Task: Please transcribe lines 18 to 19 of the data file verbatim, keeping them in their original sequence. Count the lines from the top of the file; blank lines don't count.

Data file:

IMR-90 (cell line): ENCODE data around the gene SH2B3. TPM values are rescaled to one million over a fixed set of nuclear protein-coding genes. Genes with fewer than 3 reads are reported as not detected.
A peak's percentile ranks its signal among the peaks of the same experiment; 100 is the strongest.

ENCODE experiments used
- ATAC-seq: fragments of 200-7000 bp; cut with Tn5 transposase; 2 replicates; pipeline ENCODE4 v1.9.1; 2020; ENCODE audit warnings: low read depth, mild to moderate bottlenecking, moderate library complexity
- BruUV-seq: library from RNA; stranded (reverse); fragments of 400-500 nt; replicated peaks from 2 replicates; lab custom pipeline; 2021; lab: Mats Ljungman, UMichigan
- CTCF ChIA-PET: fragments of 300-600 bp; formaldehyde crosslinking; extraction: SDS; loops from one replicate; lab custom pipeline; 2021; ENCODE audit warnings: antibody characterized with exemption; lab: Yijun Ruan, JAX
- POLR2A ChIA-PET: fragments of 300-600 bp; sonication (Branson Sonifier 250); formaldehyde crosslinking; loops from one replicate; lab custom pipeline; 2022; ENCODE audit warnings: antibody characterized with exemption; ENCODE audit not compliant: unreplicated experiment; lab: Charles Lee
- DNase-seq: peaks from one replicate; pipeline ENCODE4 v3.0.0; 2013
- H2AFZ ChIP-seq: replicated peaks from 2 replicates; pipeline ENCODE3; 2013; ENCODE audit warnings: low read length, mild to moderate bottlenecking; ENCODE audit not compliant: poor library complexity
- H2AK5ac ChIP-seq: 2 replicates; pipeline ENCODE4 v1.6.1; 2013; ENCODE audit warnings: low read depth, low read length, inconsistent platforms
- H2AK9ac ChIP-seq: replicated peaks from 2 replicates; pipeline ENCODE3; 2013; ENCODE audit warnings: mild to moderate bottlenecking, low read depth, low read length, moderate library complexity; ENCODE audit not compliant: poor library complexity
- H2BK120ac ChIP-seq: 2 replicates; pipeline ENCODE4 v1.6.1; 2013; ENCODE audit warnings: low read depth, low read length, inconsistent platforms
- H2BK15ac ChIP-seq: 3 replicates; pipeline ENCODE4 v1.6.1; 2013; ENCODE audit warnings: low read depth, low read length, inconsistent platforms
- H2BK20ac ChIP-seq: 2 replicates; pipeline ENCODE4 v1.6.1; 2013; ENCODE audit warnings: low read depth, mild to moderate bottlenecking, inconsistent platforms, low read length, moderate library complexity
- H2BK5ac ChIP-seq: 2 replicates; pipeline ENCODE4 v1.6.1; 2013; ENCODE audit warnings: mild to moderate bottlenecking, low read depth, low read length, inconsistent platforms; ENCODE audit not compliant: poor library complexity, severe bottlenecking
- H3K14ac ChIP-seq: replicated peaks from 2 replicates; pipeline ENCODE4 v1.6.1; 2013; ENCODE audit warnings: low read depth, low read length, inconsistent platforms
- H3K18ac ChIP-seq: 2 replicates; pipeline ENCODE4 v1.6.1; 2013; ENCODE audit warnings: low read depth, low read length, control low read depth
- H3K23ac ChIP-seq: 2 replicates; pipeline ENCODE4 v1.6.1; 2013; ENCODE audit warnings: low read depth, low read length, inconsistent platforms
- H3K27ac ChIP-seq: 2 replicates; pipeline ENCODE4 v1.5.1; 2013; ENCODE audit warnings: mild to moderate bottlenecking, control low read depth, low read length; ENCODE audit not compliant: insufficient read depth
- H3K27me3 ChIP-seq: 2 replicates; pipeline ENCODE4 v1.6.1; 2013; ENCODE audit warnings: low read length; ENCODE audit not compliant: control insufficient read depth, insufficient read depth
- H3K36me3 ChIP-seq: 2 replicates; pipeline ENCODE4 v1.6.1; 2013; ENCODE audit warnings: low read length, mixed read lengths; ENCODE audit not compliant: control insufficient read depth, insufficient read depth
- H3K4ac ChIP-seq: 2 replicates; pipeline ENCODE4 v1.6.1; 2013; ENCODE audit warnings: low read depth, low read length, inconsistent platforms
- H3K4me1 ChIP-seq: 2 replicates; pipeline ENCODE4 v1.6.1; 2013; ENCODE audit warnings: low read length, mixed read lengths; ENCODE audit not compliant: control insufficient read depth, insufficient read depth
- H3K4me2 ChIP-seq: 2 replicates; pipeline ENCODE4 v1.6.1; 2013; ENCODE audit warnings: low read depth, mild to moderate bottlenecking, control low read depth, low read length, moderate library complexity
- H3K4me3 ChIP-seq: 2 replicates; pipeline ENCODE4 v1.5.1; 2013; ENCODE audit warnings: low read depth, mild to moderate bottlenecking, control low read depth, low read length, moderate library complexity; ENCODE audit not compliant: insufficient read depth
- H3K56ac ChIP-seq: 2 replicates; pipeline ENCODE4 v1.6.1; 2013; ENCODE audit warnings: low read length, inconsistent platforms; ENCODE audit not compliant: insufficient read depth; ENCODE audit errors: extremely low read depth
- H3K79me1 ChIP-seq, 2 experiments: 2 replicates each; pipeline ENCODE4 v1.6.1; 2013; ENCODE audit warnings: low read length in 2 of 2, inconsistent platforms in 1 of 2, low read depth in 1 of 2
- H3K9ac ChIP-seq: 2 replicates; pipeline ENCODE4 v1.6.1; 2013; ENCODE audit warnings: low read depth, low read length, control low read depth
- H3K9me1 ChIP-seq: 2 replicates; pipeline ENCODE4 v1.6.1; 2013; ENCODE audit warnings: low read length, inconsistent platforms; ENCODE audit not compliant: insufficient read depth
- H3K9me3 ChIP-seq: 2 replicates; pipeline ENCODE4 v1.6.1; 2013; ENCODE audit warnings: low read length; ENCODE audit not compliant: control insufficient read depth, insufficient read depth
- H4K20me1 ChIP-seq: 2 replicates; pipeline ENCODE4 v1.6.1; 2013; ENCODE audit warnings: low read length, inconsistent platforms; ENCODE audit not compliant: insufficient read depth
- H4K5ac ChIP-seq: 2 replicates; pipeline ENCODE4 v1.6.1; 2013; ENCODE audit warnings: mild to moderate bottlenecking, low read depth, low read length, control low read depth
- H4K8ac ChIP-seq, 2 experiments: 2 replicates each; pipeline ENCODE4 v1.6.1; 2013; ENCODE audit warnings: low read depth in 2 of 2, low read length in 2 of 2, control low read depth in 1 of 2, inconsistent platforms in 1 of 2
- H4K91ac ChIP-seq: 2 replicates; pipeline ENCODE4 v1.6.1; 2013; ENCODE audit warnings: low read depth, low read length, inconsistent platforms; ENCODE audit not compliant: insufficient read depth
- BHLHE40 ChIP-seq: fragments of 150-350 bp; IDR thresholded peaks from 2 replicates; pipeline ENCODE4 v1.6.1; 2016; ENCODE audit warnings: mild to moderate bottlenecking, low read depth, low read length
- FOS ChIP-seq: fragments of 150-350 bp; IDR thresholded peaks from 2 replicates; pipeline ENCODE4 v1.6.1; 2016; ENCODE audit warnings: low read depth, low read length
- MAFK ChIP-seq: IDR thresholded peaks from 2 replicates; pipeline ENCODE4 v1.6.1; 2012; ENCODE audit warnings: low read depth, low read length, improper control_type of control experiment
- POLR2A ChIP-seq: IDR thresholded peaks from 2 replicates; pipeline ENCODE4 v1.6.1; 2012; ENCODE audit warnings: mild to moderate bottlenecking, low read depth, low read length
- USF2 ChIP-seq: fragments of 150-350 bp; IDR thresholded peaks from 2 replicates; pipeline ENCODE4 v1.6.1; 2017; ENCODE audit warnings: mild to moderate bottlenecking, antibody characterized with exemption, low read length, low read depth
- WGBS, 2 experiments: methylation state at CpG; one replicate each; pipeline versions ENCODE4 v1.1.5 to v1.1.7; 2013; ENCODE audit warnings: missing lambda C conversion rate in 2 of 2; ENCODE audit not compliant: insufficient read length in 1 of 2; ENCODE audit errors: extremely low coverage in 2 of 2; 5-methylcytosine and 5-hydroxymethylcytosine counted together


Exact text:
- H3K23ac ChIP-seq: 2 replicates; pipeline ENCODE4 v1.6.1; 2013; ENCODE audit warnings: low read depth, low read length, inconsistent platforms
- H3K27ac ChIP-seq: 2 replicates; pipeline ENCODE4 v1.5.1; 2013; ENCODE audit warnings: mild to moderate bottlenecking, control low read depth, low read length; ENCODE audit not compliant: insufficient read depth